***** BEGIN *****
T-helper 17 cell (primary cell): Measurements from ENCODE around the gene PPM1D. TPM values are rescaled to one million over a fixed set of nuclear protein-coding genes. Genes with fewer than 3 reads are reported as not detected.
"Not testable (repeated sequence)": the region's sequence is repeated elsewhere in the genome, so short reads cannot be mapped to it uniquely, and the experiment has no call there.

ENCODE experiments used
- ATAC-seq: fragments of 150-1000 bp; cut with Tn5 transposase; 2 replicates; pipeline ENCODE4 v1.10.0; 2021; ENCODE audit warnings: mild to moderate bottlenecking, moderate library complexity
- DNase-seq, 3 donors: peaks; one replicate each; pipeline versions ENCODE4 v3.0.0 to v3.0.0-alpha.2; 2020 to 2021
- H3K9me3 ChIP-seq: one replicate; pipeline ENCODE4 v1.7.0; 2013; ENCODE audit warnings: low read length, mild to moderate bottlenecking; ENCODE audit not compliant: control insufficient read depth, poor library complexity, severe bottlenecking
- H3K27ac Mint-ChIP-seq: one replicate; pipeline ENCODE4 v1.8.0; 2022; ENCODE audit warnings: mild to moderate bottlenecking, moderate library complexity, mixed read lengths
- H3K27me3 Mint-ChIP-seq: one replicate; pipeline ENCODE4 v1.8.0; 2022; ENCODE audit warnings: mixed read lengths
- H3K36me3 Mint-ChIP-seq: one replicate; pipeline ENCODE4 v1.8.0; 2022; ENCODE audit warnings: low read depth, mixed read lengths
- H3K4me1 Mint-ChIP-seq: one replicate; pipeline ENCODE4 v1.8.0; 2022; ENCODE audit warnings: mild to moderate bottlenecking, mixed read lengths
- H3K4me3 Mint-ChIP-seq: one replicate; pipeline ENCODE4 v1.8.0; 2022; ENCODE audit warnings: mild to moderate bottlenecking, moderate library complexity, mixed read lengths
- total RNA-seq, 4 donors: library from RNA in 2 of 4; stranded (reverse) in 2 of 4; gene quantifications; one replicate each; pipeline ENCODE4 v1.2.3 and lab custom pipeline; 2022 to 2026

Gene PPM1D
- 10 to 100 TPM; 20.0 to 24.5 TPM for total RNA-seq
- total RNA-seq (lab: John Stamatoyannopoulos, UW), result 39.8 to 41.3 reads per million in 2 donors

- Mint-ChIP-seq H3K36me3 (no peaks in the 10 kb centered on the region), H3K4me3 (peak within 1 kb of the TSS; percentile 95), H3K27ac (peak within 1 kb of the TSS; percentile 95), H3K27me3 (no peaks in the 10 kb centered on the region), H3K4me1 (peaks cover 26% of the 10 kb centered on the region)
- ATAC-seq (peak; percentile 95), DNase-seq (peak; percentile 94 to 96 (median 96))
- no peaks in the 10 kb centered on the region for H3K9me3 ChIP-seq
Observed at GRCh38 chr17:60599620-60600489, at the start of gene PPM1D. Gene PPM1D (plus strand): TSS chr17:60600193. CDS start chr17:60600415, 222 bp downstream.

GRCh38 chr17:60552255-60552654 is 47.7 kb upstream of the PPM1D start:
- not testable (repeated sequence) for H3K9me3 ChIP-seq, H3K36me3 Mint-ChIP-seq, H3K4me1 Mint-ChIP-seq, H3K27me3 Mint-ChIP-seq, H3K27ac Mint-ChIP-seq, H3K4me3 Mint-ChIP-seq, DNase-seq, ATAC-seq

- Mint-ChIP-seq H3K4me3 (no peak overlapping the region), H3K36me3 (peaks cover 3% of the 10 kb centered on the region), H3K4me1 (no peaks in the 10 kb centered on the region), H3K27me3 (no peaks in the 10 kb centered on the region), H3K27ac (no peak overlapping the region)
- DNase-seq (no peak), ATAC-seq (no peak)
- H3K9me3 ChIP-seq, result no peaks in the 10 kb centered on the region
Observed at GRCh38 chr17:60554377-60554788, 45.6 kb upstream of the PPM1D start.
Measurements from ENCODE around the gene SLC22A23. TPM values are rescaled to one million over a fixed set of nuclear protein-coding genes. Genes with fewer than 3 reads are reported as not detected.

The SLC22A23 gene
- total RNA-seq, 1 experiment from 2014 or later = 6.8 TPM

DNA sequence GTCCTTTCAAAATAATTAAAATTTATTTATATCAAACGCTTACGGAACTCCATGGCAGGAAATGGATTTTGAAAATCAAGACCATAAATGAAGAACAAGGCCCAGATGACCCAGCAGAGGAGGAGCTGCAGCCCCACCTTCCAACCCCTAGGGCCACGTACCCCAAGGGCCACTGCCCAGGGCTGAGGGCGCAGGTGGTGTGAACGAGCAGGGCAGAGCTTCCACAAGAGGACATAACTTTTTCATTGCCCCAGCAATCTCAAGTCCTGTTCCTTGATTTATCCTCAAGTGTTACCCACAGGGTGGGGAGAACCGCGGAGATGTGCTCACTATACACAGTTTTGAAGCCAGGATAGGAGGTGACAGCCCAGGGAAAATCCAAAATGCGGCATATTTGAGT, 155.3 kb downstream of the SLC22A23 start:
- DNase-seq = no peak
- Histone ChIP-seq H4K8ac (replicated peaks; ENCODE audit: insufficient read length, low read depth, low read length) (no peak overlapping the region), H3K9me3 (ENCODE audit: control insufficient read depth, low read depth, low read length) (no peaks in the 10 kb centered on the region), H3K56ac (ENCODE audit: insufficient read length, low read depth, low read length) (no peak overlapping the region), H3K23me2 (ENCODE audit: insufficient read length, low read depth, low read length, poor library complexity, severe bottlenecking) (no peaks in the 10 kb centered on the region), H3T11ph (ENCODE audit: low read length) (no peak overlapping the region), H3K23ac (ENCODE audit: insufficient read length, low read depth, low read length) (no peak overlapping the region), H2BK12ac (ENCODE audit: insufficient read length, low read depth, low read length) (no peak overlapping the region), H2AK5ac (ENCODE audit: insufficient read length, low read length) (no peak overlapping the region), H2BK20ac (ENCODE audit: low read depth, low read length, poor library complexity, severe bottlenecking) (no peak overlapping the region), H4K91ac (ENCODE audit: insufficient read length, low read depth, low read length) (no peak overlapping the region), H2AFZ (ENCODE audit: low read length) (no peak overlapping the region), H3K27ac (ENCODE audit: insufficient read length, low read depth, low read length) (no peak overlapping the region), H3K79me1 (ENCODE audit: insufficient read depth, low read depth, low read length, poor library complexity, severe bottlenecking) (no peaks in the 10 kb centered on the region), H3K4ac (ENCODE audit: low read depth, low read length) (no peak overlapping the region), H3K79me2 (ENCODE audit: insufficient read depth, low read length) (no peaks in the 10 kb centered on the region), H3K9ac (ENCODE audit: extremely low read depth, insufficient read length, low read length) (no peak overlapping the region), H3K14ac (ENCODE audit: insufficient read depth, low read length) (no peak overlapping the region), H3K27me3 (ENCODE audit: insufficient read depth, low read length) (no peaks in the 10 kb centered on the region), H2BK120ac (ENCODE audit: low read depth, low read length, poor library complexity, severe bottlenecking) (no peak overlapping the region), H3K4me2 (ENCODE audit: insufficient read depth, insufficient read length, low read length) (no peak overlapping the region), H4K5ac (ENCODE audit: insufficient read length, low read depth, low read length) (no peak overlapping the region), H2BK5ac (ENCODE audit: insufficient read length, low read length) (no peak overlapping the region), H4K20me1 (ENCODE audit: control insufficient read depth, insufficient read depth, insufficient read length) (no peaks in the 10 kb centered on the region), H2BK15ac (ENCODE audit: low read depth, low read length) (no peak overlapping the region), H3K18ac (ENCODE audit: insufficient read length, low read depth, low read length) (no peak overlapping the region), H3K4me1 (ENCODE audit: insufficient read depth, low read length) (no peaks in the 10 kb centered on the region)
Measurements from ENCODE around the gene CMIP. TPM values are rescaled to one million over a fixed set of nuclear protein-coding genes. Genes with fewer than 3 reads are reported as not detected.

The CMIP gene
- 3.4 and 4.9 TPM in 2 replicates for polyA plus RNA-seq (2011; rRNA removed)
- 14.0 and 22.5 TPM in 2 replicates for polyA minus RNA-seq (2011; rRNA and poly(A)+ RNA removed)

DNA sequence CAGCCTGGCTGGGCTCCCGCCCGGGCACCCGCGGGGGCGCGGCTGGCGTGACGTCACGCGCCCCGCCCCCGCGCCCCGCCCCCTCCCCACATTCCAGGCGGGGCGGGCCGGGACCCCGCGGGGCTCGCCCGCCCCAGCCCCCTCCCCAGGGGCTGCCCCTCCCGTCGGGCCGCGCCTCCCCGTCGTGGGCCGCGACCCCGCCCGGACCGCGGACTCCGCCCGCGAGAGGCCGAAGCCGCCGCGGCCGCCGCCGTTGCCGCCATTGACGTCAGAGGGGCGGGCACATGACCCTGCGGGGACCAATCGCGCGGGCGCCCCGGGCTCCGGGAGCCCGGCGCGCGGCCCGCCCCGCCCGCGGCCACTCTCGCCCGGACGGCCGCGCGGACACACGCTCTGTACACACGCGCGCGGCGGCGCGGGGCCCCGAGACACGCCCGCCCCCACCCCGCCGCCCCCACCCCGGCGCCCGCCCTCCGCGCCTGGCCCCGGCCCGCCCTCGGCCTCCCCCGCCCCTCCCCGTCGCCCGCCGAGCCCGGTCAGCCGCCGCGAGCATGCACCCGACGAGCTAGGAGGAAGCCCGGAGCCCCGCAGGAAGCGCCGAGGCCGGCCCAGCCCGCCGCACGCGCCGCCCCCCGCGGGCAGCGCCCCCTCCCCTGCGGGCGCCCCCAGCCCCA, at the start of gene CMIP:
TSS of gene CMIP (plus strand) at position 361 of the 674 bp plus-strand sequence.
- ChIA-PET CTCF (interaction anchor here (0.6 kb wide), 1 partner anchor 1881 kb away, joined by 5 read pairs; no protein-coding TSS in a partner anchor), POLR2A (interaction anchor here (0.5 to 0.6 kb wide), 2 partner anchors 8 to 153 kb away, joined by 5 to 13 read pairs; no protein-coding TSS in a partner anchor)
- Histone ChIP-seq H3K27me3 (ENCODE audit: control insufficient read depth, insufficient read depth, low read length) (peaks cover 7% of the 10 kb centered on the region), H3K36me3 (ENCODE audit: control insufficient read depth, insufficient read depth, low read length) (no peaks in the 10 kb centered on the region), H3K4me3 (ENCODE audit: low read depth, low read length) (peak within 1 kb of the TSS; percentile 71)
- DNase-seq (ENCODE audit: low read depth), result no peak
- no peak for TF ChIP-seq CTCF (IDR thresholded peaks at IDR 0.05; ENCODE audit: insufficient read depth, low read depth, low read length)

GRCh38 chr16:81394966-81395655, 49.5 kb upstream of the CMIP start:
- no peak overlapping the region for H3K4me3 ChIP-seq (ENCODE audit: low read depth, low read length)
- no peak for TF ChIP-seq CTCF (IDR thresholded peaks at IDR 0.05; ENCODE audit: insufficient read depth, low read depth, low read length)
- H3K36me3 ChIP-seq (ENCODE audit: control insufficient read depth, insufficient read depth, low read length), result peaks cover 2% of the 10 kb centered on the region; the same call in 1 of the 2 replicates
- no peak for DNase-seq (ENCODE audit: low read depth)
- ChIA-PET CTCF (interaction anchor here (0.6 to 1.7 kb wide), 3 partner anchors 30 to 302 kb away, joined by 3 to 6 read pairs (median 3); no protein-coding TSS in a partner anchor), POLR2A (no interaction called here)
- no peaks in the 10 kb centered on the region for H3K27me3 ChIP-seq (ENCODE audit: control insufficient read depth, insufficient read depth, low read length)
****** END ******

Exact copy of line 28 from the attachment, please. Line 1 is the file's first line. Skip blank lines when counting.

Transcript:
- total RNA-seq, 1 experiment from 2014 or later = 6.8 TPM